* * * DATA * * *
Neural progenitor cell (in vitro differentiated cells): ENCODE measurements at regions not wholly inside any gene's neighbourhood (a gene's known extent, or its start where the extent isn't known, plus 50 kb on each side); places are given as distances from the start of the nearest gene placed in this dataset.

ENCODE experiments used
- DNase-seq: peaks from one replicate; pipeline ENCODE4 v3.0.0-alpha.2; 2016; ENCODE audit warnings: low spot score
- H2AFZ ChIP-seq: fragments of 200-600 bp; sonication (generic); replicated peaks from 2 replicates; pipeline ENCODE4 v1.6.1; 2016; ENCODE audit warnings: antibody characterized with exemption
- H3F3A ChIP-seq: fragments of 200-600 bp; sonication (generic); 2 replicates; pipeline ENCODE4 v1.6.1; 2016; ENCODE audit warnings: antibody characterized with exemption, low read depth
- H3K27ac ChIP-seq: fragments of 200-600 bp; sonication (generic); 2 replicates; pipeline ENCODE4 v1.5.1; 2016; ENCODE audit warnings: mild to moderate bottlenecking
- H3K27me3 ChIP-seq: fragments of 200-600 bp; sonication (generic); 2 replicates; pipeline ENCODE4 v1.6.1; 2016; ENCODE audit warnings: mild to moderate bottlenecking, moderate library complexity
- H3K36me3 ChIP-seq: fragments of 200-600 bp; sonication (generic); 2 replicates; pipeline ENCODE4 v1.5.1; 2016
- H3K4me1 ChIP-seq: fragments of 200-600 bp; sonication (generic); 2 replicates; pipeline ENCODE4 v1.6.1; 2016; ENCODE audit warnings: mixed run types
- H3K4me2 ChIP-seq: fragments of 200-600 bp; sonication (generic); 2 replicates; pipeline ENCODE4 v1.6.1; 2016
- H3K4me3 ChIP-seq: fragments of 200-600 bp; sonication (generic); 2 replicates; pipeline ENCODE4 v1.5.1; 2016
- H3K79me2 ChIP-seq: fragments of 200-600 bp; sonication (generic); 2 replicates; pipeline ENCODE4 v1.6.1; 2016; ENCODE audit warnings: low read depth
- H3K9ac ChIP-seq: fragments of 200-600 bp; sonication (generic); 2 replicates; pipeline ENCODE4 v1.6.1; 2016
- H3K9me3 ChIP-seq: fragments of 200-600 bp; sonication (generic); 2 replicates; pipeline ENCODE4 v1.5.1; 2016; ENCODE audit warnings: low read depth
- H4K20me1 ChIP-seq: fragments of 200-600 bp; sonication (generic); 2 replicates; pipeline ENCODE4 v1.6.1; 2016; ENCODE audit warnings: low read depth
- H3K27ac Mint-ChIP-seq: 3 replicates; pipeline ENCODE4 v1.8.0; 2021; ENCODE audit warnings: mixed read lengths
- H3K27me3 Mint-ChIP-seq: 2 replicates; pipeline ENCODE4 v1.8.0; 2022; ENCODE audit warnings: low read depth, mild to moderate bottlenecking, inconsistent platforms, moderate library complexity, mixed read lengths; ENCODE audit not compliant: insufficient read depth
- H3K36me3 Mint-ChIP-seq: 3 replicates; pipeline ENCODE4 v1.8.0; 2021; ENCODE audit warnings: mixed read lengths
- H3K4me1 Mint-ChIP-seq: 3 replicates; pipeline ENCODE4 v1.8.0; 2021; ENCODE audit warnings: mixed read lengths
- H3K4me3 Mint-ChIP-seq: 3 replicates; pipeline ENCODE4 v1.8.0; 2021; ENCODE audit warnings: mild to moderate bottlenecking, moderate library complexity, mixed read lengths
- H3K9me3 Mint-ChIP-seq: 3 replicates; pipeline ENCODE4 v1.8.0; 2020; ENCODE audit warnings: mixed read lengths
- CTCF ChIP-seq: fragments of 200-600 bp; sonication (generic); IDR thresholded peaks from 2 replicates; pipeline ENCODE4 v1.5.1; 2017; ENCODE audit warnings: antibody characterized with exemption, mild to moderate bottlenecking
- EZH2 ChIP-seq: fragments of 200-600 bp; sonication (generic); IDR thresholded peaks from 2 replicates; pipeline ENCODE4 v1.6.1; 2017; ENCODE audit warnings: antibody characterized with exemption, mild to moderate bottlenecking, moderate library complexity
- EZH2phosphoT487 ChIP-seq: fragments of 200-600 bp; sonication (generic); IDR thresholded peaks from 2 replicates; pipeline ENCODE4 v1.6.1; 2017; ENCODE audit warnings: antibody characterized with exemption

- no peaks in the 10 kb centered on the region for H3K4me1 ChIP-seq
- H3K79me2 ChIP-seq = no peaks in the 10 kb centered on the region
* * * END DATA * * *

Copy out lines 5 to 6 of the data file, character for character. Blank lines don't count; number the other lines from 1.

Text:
- H3F3A ChIP-seq: fragments of 200-600 bp; sonication (generic); 2 replicates; pipeline ENCODE4 v1.6.1; 2016; ENCODE audit warnings: antibody characterized with exemption, low read depth
- H3K27ac ChIP-seq: fragments of 200-600 bp; sonication (generic); 2 replicates; pipeline ENCODE4 v1.5.1; 2016; ENCODE audit warnings: mild to moderate bottlenecking